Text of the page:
Dino13-01.jpg (3740 bytes)The dinosaurs, who are major players this time around, are also very well done. The first game’s dinosaur population was a bit on the sparse side, and the fact that killing one took a whole lot of doing was frustrating. This time, however, the dinosaurs (twelve different types in all) are highly individualized. Their attacks require different tactical decisions on your part, and keep the basic action of the game—kill dinosaurs, open a door, kill dinosaurs—from getting overly repetitive. The raptors, for instance, attack en masse and from all directions, so setting up a Firewall at your back and unloading your pulse rifle to your front is the most effective way of "decommissioning" them while remaining unscathed. Pterodons, on the other hand, attack in pairs, a fact that makes your twin Uzis (that track enemies separately) a nice deterrent. There are of course a number of requisite boss fights (Allosaurus, T-Rex, Pleisiosaur, et al) that I won’t spoil by explaining—believe me when I tell you that some of them are truly spectacular.

During a couple of game segments, the play shifts into high arcade mode. You find yourself in first-person cam manning a vehicle-mounted machine gun blasting down a horde of dinos that move fast and play rough. Although the game itself is already pretty arcadey, the mini-games break up the pace and add a nice bit of variety.

Dino04-01.jpg (4284 bytes)Dino Crisis had what I thought was an advantage in its polygonal backgrounds. But DC2, which has brought back the pre-rendered genre hallmark, is actually a much more integrated game. Specific scenes, like the underwater research facility, are totally amazing and I kid you not. The camera ripples, the echoes are murky, and your character moves in zero g style with a jetpack. Almost all of the scenery, in fact, is spectacularly well done. During an opening scene a herd of Triceratops tromp across the horizon just to make you wet your pants—not from "horror" mind you, but from mindblowing happiness. Details like that are abundant, and, with the possible exception of the lava cave, the scenes are as much fun to look at as to walk through. I actually watched a friend of mine play through the entire game right after I finished it, something I have never done before in my life, and probably won’t do again.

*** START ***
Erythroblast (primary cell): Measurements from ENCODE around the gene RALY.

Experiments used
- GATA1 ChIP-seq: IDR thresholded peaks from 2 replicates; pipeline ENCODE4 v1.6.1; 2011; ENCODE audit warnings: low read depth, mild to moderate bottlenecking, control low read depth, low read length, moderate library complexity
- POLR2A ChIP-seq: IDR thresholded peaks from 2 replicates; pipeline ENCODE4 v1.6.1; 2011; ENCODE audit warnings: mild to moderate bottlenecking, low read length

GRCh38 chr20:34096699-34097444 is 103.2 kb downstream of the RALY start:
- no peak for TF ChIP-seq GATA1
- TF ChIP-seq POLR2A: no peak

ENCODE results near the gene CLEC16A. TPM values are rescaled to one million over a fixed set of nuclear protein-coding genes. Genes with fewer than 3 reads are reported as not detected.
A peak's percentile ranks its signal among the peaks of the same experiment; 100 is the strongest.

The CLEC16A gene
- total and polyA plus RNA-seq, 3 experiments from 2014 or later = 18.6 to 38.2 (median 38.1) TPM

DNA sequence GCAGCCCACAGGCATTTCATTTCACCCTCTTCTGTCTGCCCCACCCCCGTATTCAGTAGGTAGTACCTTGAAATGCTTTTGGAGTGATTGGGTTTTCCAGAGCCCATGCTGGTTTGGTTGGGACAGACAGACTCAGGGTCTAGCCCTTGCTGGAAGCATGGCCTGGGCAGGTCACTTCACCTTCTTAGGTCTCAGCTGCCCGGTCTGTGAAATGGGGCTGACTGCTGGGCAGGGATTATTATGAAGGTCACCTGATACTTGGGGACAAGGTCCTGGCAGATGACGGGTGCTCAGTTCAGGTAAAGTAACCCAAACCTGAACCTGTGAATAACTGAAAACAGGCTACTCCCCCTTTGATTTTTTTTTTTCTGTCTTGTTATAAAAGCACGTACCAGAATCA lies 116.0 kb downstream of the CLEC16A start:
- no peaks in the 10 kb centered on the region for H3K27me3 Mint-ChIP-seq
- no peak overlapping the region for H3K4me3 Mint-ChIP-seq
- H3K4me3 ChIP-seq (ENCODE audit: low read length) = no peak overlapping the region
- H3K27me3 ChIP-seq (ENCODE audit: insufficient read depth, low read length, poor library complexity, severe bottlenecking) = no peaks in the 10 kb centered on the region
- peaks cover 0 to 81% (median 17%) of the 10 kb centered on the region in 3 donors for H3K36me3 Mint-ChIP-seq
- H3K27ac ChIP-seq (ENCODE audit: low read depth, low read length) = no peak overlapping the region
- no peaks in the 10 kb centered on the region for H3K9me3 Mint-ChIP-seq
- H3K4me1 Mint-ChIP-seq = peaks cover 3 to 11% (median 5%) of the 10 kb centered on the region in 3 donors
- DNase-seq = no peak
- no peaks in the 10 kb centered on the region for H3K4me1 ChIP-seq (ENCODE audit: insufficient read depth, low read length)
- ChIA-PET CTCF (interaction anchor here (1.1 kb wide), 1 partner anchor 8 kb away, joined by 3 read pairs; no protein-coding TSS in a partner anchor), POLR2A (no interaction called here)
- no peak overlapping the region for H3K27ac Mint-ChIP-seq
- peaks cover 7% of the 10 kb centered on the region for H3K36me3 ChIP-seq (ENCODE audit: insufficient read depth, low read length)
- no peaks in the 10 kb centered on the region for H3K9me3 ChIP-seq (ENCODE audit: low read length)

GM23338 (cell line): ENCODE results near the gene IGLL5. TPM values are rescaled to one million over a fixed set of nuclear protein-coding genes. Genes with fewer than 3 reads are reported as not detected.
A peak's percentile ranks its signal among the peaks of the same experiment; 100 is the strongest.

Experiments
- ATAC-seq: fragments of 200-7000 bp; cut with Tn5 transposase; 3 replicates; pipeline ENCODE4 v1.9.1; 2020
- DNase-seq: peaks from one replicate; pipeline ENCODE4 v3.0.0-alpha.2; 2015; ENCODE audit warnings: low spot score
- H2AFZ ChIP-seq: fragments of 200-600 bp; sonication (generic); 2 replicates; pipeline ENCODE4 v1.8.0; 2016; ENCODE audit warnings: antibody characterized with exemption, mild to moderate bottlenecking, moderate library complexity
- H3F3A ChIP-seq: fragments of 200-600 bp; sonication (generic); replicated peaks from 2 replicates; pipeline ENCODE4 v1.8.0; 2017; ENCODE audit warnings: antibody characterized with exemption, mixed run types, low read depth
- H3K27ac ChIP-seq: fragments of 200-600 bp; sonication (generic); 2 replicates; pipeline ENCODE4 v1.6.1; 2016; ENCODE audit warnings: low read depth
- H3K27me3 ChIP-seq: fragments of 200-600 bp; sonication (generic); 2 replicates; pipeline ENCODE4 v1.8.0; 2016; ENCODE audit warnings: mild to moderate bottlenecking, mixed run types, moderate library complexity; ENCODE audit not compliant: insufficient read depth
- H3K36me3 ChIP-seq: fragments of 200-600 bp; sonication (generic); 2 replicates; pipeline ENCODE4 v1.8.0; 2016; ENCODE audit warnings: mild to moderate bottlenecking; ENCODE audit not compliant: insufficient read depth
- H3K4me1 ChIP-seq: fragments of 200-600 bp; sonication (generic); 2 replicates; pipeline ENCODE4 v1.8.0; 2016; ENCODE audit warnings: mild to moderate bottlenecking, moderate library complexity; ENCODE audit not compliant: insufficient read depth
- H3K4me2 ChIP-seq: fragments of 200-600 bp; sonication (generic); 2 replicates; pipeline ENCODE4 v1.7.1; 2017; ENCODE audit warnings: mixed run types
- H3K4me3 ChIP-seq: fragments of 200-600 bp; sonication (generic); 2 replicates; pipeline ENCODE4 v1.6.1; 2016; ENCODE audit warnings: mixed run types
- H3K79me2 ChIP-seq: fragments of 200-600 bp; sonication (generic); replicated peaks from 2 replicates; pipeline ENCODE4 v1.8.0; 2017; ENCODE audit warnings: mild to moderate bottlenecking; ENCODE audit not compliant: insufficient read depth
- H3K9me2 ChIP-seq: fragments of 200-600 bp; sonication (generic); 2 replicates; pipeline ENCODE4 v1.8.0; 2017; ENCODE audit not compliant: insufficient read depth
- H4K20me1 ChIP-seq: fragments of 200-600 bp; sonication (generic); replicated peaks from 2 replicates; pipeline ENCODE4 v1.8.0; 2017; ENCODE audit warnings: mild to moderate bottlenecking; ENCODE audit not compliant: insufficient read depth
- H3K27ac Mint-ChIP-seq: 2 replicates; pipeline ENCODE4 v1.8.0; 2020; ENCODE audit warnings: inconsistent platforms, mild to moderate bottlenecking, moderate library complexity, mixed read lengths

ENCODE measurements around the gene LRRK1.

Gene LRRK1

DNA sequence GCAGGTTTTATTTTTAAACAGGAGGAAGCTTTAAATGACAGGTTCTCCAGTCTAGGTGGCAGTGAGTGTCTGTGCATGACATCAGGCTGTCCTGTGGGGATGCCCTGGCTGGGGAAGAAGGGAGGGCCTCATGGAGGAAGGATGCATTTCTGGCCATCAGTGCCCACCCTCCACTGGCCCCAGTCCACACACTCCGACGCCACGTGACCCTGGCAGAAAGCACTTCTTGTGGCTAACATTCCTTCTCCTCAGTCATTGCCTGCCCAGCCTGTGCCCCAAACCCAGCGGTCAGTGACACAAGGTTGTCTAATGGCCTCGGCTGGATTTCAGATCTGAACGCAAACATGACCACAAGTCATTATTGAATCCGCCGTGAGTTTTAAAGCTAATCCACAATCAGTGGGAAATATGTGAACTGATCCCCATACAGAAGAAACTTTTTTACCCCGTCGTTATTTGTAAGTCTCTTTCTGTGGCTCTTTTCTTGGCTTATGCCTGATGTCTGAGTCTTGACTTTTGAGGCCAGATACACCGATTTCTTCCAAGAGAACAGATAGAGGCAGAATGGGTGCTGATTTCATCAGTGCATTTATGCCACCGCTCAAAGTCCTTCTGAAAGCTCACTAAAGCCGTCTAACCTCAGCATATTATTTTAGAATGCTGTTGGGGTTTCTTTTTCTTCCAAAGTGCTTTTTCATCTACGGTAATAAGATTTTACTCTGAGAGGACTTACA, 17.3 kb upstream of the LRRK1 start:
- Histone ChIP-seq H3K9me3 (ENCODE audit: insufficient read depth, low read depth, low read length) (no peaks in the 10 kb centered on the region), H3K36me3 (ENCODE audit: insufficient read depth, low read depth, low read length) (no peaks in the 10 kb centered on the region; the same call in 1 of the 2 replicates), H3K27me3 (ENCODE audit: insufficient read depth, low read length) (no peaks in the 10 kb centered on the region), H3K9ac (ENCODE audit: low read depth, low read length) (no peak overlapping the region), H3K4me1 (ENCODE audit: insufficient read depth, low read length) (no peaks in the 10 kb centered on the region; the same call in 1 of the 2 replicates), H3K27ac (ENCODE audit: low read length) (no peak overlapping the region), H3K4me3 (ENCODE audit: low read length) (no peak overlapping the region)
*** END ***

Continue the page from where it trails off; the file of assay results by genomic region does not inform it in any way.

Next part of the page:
Which brings me to a small quibble. The game itself, much like the RE games, is pretty short. The first time through took me about six hours, but with some coaching my friend made it in about half that. All is not so glum, though. The "Hard" mode is a significantly different game than the normal one, and doing well on either of them unlock "Extra Crisis" which is a mildly entertaining set of fighting games. Total game points earned throughout can be used to buy characters for the extra modes, including characters from the original game and all the dinos in this one. Finding eleven "Dino Files" in the game gives you the option of playing back through it with unlimited ammo, which makes the experience a bit different (and lets you kill pterodons with a rocket launcher, which is so satisfying I can’t describe it). Basically, if you like the game at all you won’t mind playing through it at least a few times, and will probably come back to it some day down the road just like all the classics. In fact, for no reason I can explain, the game reminded more of Caselvania SoTN than anything else (probably just because every great game reminds me of Caselvania—now that I think about it, almost everything somehow reminds me of Caselvania). The gameplay and the narrative movement are actually, however, more similar to Blue Stinger. Except better.

Dino20-01.jpg (3951 bytes)Simply put, this game kicks ass. If, like me, you liked the concept behind the RE series but found the pacing and puzzle solving a bit tedious, then this is the game for you. It delivers an old-school punch in the stomach that I had been looking for and didn’t even know it. It’s a cinematic exercise in ass-whuppin’ and a great last gen title for the PSX. Buy it. And then by DC3 when it hits the PS2.

--Brandon Hall